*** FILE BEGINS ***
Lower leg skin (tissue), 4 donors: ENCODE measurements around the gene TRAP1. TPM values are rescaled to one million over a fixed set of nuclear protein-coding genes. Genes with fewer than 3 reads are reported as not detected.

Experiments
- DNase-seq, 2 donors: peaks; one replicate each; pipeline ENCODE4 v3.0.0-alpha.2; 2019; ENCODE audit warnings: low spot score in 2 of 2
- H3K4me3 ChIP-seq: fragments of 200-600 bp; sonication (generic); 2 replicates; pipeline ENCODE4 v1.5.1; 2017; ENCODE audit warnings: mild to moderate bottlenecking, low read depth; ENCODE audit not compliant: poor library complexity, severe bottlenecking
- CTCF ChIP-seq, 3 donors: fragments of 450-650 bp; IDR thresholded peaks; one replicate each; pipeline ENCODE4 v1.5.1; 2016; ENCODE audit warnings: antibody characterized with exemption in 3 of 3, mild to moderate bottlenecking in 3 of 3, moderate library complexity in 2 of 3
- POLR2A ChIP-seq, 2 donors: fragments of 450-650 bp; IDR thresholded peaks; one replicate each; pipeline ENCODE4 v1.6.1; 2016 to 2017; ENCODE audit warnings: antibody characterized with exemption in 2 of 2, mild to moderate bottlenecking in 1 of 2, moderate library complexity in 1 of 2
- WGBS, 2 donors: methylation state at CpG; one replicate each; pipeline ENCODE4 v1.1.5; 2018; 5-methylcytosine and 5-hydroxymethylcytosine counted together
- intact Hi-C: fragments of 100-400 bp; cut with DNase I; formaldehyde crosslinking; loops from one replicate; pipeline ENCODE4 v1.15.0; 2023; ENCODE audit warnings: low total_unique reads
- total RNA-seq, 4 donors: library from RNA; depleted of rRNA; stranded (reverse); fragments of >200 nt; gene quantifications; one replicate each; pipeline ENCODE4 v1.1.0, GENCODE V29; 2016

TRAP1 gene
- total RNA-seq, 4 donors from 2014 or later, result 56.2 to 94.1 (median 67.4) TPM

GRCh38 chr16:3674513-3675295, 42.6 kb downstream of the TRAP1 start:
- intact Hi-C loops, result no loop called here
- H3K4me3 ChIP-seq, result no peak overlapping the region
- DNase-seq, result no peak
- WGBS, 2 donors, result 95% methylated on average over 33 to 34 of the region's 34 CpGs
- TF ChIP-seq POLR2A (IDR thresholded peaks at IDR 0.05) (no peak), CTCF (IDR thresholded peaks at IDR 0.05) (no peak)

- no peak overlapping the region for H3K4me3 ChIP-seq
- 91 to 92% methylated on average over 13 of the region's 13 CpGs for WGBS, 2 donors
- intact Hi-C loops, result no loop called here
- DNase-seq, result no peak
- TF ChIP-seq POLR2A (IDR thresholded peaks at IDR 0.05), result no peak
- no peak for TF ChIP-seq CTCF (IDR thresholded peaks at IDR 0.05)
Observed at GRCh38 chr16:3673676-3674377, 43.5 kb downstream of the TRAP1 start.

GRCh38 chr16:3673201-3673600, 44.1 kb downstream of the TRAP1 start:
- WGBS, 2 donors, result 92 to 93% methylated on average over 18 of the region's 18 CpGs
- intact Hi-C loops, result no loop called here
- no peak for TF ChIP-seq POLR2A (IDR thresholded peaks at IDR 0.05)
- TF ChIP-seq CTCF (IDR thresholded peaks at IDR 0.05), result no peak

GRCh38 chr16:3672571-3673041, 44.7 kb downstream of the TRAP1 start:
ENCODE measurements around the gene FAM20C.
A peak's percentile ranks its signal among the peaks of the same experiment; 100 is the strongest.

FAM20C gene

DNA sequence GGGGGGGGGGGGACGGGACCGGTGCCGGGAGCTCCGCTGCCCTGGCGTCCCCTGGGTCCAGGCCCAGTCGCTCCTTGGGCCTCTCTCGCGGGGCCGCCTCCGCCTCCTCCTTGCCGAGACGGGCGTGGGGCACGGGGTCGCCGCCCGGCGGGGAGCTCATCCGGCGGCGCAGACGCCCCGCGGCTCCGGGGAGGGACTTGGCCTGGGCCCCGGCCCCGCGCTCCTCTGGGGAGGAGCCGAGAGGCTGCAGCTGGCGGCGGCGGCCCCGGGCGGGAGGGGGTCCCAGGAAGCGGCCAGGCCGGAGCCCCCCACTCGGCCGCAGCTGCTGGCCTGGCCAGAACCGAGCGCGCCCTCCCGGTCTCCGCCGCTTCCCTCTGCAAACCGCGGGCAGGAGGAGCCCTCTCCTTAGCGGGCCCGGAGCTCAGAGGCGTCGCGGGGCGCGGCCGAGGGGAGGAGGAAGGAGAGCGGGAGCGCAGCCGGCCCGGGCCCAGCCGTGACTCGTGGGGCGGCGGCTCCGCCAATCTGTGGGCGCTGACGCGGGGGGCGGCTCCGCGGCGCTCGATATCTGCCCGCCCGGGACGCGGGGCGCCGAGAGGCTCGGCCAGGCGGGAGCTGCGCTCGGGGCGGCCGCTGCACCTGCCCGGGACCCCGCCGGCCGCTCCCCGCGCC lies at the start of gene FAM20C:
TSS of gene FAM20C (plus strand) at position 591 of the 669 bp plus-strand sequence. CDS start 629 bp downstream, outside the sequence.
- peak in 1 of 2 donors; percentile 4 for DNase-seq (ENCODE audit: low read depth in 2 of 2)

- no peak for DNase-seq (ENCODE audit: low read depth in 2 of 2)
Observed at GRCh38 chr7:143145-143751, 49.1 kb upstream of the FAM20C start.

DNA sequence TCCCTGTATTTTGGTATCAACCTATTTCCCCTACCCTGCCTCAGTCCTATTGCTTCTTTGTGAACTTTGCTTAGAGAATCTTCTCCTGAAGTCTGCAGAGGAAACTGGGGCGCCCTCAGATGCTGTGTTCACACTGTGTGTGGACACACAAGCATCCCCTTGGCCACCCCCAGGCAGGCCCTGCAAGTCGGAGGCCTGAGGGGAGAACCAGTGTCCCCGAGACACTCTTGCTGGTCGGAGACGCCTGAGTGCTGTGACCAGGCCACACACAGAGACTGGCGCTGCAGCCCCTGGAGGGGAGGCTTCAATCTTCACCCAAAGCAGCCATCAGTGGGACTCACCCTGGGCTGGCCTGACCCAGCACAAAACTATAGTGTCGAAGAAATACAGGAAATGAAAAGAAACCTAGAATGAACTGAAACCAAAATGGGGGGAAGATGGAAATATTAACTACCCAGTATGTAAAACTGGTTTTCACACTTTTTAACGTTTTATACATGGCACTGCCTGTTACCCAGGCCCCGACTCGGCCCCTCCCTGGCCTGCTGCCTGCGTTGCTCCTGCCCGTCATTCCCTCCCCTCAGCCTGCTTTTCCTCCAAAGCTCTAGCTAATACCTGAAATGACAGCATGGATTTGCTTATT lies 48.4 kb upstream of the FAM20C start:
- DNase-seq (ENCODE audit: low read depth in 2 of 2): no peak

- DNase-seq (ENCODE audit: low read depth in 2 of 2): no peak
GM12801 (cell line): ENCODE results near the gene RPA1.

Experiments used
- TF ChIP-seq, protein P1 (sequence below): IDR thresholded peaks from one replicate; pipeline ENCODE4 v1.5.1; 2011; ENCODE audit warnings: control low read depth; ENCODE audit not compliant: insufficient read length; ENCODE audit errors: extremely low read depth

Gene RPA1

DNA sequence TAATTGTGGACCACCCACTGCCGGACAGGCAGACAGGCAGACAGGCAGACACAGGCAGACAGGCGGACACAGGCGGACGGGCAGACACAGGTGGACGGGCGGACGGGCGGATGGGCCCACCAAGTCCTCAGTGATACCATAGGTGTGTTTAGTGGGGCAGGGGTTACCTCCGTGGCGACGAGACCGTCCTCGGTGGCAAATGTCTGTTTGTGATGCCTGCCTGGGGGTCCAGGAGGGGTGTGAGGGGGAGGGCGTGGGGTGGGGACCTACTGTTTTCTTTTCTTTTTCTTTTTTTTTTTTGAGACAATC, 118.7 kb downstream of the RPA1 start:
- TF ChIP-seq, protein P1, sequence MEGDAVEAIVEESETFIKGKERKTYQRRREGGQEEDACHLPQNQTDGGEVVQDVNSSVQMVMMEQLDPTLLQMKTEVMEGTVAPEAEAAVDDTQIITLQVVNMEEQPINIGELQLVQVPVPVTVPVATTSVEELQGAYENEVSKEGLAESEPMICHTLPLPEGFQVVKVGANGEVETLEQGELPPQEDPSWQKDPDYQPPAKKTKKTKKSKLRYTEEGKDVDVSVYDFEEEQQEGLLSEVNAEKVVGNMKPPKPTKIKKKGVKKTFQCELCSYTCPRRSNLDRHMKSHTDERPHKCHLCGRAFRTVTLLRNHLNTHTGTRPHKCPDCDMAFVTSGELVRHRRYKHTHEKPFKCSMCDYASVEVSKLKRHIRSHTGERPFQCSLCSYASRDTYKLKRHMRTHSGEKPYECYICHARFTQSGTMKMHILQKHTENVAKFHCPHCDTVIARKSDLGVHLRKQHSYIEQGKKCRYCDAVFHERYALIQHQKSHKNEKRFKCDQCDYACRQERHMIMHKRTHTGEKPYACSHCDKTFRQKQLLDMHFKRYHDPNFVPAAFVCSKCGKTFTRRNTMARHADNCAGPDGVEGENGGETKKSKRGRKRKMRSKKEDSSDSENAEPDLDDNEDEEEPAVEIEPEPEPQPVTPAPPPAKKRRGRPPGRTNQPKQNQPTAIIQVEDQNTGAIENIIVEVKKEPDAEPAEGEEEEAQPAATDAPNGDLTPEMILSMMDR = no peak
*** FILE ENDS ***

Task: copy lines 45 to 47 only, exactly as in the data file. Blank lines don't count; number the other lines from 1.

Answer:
Gene RPA1

DNA sequence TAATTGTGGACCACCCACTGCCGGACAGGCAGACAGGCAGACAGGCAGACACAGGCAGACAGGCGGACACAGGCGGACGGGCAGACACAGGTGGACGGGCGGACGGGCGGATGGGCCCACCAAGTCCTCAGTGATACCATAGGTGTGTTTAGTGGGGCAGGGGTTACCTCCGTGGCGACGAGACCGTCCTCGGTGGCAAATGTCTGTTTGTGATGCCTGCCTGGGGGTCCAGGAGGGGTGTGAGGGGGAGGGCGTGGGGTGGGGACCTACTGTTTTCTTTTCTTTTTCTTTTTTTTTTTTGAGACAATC, 118.7 kb downstream of the RPA1 start:
- TF ChIP-seq, protein P1, sequence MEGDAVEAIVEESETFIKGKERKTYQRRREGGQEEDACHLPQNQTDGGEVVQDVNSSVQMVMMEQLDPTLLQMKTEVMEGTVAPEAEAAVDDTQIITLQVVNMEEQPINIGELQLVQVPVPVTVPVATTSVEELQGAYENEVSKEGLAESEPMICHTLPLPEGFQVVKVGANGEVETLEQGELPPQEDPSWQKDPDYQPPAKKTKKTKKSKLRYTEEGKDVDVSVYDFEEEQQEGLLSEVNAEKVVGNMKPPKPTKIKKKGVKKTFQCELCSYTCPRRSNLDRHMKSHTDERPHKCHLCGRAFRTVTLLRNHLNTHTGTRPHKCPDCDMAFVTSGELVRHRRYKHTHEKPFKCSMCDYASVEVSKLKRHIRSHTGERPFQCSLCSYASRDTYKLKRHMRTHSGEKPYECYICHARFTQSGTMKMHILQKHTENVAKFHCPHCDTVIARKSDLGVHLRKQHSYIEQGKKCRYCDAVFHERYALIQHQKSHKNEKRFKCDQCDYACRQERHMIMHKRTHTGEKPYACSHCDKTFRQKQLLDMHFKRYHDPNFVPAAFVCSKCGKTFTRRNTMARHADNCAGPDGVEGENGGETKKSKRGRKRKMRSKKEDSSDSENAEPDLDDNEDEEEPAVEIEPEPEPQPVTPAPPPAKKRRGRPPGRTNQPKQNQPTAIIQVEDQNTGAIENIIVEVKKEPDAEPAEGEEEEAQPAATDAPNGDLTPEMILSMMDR = no peak